As such, this statement from his autobiography, describing his memory of the first game of the 1947 World Series, is worth thinking about. Because it came from someone who spent a lot of time thinking:

There I was, the black grandson of a slave, the son of a black sharecropper, part of a historic occasion, a symbolic hero to my people. The air was sparkling. The sunlight was warm. The band struck up the national anthem. The flag billowed in the wind. It should have been a glorious moment for me as the stirring words of the national anthem poured from the stands. Perhaps, it was, but then again, perhaps, the anthem could be called the theme song for a drama called The Noble Experiment. Today, as I look back on that opening game of my first world series, I must tell you that it was Mr. Rickey’s drama and that I was only a principal actor. As I write this twenty years later, I cannot stand and sing the anthem. I cannot salute the flag; I know that I am a black man in a white world. In 1972, in 1947, at my birth in 1919, I know that I never had it made.

Colin Kaepernick is not Jackie Robinson and America in 2016 is not the same as America in 1919, 1947 or 1972. But it does not take one of Jackie Robinson’s stature or experience to see and take issue with injustice and inequality which manifestly still exists.

As I said in the earlier post, the First Amendment gives us just as much right to criticize Kaepernick as it gives him a right to protest in the manner in which he chooses. But if and when we do, we should not consider his case in a vacuum or criticize him as some singular or radical actor. Because some other people — people who have been elevated to a level which has largely immunized them from criticism — felt and feel the same way he does. It’s worth asking yourself, if you take issue, whether you take issue with the message or the messenger and why. Such inquiries might complicate one’s feelings on the matter, but they’re quite illuminative as well.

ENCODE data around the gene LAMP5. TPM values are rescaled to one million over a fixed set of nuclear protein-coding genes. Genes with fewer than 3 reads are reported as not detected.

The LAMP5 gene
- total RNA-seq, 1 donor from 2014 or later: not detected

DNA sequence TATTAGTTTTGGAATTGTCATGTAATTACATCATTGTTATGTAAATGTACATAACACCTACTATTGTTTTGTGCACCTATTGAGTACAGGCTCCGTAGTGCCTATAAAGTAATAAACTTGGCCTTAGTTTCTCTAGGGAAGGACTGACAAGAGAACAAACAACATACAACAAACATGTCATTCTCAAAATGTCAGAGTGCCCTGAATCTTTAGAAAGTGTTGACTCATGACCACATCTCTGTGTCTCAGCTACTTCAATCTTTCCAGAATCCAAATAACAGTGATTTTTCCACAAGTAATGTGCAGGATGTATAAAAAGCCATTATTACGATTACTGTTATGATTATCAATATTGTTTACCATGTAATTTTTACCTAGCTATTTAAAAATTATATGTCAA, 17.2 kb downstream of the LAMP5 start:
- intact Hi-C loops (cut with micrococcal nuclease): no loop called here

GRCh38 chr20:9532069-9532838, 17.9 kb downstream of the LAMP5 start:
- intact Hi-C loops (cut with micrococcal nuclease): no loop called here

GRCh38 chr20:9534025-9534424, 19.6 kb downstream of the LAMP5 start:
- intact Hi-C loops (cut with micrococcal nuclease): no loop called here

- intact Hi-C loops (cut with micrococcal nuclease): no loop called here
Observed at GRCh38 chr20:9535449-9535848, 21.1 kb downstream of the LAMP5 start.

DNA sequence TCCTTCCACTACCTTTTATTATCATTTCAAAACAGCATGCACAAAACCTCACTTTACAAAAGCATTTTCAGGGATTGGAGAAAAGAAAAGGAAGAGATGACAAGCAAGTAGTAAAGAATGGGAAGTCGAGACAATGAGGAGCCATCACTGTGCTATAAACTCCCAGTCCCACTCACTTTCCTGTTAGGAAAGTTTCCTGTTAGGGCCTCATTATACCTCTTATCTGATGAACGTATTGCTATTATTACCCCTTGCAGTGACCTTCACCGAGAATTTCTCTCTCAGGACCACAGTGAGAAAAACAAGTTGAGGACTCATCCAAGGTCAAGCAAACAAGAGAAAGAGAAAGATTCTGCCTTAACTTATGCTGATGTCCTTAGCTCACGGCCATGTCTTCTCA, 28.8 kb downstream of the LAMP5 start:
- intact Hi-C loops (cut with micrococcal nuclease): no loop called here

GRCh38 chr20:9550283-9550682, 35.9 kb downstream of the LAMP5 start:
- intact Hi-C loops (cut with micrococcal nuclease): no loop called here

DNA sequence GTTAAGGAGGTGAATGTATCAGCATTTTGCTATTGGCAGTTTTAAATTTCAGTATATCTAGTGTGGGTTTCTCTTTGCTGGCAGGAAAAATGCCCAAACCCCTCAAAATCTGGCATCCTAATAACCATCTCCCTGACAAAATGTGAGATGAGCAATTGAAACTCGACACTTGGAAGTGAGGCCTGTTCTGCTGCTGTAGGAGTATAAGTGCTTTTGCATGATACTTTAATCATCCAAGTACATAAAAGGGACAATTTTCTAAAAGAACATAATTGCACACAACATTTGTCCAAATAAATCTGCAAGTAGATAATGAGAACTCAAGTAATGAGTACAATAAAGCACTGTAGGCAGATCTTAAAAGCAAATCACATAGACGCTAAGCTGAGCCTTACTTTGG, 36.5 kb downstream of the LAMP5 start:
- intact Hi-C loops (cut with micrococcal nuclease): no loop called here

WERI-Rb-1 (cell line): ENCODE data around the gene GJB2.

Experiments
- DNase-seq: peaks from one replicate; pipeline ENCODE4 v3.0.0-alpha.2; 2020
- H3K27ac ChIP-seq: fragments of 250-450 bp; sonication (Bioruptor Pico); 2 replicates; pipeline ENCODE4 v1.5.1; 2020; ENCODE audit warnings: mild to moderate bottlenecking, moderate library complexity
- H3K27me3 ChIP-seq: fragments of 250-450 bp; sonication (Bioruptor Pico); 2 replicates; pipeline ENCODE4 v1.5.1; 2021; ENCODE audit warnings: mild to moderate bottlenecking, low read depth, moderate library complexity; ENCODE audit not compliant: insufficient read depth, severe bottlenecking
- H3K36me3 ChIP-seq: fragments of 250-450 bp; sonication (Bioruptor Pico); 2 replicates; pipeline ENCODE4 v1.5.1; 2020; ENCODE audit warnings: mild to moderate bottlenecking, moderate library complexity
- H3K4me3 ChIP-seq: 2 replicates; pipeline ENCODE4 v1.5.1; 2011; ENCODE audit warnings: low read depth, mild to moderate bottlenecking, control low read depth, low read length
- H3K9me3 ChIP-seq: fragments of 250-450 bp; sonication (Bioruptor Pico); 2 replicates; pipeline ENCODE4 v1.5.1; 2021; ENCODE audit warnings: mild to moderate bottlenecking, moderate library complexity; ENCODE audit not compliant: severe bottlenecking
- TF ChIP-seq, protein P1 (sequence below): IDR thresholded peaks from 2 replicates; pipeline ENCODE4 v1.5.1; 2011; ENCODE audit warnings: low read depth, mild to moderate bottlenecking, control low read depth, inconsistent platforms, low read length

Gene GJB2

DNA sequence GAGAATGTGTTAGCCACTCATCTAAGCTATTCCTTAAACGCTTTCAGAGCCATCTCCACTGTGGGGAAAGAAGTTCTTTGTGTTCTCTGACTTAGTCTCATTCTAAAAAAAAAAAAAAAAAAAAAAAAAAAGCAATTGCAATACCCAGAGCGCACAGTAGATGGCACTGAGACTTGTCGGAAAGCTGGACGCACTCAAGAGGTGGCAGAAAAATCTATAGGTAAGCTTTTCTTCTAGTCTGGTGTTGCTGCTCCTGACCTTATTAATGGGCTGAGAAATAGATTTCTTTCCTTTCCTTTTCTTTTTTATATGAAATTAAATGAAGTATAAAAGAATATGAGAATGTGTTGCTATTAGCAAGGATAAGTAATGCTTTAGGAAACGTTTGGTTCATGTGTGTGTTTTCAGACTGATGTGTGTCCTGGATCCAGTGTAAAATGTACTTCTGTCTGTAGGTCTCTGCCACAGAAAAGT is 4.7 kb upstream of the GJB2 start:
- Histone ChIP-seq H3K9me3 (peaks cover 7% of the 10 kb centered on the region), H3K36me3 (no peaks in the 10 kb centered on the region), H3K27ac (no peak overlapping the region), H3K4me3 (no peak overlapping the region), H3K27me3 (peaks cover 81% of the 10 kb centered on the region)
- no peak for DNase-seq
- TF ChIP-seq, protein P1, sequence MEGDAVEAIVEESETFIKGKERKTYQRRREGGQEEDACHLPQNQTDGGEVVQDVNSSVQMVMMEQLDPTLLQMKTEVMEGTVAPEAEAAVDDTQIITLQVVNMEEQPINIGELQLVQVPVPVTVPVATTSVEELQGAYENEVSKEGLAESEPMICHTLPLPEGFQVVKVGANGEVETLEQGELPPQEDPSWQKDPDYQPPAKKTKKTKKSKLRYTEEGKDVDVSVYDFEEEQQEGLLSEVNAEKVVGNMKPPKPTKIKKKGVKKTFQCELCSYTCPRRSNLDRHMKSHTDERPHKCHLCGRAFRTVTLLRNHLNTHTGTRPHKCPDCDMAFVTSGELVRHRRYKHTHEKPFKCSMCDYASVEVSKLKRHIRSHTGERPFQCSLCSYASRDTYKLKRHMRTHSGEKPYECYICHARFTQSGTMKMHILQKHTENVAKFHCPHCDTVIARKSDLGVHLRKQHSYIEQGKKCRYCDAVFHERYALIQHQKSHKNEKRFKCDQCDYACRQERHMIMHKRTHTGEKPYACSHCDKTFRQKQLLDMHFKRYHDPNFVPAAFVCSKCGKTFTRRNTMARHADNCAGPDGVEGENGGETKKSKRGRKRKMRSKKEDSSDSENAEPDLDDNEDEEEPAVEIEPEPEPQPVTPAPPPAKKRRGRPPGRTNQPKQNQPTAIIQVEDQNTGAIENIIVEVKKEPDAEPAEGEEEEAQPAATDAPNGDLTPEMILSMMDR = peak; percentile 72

(thanks to Kokujin for the heads up)

Former Dodgers owner Frank McCourt is a sports owner once again

File photo of Frank McCourt leaving Stanley Mosk Courthouse after testifying during his divorce trial in Los Angeles
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There aren’t many major league ownership reigns which ended more ignominiously than Frank McCourt’s reign as Dodgers owner. He was granted access to one of business’ most exclusive clubs — one which being a convicted criminal or even a Nazi sympathizer cannot get you kicked out of — and somehow got kicked out. The clear lesson from his saga was that saddling your team with debt, using it as your own private piggy bank and exercising bad judgment at every possible turn will not get you drummed out of baseball but, by gum, having it all go public in a divorce case sure as heck will.

McCourt landed pretty safely, though. By sheer luck, his being kicked out of ownership coincided with the vast appreciation of major league franchise values and the expiration of the Dodgers cable television deal. He may have left in disgrace, but he also left with a couple of billion dollars thanks to the genius of capitalism. At the time it was assumed he’d ride off into the sunset, continuing to make a mint off of parking at Dodgers games (he retained a big piece of that pie) and not get his hands messy with sports ownership again.

Such assumptions were inoperative:

The soccer club has suffered from poor financial decisions in recent years. So I guess it was a match made in heaven.